Levels of abnormal prion protein in deer and elk with chronic wasting disease

Emerg Infect Dis. 2007 Jun;13(6):824-30. doi: 10.3201/eid1306.070186.


Chronic wasting disease (CWD) of deer and elk is a widespread health concern because its potential for crossspecies transmission is undetermined. CWD prevalence in wild elk is much lower than its prevalence in wild deer, and whether CWD-infected deer and elk differ in ability to infect other species is unknown. Because lymphoid tissues are important in the pathogenesis of some transmissible spongiform encephalopathies such as sheep scrapie, we investigated whether CWD-affected elk and deer differ in distribution or quantity of disease-associated prion protein (PrPres) in lymphoid tissues. Immunoblot quantification of PrPres from tonsil and retropharyngeal lymph nodes showed much higher levels of PrPres in deer than in elk. This difference correlated with the natural prevalence of CWD in these species and suggested that CWD-infected deer may be more likely than elk to transmit the disease to other cervids and have a greater potential to transmit CWD to noncervids.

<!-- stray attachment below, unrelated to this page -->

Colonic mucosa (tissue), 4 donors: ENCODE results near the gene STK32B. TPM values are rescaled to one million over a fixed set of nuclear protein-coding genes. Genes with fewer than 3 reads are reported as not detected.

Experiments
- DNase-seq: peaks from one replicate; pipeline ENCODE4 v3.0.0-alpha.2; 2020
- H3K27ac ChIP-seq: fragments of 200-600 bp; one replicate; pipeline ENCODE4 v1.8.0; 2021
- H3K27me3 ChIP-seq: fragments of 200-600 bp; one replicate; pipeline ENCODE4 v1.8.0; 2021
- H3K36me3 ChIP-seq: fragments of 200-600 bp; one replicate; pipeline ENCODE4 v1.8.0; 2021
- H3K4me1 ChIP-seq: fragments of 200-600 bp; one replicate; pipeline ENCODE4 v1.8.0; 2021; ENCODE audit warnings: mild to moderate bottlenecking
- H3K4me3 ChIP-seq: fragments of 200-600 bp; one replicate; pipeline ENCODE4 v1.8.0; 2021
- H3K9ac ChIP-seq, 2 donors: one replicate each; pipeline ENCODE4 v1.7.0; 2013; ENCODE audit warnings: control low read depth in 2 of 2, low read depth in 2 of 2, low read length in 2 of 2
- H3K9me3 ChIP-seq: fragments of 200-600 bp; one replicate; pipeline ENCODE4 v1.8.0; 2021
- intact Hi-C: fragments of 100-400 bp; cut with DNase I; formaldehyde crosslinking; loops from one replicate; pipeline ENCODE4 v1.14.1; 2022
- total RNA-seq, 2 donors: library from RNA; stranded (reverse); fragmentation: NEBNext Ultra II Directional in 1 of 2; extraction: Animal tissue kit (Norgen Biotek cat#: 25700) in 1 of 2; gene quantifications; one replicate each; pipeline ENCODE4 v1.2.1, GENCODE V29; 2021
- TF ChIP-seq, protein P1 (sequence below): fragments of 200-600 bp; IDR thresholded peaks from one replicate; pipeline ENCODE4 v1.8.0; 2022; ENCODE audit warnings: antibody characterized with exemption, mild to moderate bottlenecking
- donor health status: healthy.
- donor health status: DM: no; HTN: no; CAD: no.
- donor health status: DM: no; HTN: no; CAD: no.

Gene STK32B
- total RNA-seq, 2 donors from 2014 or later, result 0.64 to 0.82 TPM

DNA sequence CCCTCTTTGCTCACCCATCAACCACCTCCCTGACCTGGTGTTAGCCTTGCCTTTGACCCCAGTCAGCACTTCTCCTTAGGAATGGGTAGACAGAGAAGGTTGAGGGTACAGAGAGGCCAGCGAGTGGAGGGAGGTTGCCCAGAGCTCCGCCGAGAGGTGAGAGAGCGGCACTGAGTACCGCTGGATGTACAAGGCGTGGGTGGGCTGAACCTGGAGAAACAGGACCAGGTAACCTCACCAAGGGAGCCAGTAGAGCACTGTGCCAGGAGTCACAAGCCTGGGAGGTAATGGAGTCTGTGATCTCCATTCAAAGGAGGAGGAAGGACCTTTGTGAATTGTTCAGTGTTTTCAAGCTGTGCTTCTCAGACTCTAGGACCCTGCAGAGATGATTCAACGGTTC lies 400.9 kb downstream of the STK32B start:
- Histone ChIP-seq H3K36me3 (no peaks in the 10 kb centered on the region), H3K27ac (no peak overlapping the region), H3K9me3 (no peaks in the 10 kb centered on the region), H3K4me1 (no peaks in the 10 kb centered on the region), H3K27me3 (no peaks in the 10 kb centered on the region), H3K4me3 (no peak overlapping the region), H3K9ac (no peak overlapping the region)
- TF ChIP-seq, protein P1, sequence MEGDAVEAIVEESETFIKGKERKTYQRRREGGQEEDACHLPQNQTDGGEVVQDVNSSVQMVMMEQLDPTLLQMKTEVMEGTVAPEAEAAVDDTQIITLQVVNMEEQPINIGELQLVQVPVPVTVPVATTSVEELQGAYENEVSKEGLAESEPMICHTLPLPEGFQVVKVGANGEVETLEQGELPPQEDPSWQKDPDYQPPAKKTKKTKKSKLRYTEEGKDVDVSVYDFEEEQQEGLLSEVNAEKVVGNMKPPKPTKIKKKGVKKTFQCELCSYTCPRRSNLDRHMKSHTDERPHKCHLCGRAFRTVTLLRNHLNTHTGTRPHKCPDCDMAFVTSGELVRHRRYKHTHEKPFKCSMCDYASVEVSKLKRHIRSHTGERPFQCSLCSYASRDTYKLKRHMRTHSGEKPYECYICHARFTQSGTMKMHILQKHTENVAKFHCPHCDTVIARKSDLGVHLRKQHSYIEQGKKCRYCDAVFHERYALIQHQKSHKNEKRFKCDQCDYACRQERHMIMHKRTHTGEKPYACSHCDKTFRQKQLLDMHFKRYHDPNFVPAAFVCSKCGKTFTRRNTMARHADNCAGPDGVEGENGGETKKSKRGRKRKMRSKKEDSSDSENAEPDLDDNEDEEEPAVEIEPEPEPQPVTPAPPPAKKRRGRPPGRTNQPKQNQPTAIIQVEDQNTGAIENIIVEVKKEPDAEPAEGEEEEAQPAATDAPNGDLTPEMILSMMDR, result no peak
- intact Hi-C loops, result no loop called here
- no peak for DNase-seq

Publication types

  • Research Support, N.I.H., Intramural

MeSH terms

  • Animals
  • Animals, Domestic*
  • Brain / pathology
  • Colorado
  • Deer*
  • Lymph Nodes / pathology
  • Montana
  • Palatine Tonsil / pathology
  • Prions / analysis*
  • Spleen / pathology
  • Wasting Disease, Chronic / physiopathology*
  • Wasting Disease, Chronic / transmission


  • Prions